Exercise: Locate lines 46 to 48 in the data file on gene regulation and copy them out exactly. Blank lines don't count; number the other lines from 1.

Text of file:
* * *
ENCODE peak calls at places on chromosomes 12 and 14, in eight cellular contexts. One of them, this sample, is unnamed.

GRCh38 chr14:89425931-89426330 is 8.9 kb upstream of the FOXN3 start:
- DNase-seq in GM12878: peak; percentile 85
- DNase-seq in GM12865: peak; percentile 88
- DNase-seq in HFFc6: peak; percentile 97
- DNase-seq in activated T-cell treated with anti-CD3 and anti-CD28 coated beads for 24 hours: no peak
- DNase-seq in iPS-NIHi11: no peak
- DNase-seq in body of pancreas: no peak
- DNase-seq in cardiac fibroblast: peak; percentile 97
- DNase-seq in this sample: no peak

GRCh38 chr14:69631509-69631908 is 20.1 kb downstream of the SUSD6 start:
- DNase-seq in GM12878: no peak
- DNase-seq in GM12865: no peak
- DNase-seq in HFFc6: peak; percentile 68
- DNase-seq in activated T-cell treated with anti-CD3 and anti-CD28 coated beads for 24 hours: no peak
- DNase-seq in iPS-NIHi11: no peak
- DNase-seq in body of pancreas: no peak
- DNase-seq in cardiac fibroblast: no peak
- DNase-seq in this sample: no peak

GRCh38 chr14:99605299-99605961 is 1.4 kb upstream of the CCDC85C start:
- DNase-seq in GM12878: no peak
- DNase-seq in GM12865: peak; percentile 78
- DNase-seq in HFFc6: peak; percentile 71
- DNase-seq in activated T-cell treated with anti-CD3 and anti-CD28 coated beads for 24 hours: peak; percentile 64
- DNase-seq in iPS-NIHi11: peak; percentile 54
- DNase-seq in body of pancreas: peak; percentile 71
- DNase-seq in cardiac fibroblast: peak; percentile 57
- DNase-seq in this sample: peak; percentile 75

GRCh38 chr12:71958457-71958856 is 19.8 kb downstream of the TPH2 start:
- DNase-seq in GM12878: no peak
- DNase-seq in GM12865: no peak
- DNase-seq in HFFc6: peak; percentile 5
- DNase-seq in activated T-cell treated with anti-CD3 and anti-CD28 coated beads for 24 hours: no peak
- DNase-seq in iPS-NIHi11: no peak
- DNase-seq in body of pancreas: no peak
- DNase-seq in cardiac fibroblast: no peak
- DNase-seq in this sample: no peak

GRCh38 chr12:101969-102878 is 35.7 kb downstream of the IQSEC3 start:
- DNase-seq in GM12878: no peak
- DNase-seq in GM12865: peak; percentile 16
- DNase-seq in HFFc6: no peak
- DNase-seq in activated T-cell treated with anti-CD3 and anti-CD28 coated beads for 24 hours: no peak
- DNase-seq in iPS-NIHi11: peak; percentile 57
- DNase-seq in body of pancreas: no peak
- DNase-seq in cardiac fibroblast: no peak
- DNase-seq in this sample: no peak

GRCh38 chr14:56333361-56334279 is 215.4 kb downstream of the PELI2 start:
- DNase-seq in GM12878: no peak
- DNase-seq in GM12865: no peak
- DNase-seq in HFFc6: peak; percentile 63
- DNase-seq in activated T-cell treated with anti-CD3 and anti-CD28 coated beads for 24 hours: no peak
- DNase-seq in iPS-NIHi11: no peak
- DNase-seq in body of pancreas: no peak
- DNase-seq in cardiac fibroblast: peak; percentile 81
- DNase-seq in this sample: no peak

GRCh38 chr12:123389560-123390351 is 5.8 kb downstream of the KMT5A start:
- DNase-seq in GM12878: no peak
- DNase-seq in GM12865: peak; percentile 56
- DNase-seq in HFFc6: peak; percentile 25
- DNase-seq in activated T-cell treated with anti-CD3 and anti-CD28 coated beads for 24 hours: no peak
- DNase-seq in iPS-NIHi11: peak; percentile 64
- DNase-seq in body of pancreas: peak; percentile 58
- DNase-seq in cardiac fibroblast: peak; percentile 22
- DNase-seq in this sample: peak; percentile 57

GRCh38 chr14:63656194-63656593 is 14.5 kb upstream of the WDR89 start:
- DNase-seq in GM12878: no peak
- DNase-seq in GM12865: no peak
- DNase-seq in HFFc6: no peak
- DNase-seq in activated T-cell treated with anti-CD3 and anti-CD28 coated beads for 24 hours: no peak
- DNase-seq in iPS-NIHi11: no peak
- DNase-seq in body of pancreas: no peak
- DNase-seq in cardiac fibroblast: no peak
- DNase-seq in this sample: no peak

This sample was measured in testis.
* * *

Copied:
- DNase-seq in this sample: no peak

GRCh38 chr14:56333361-56334279 is 215.4 kb downstream of the PELI2 start:
- DNase-seq in GM12878: no peak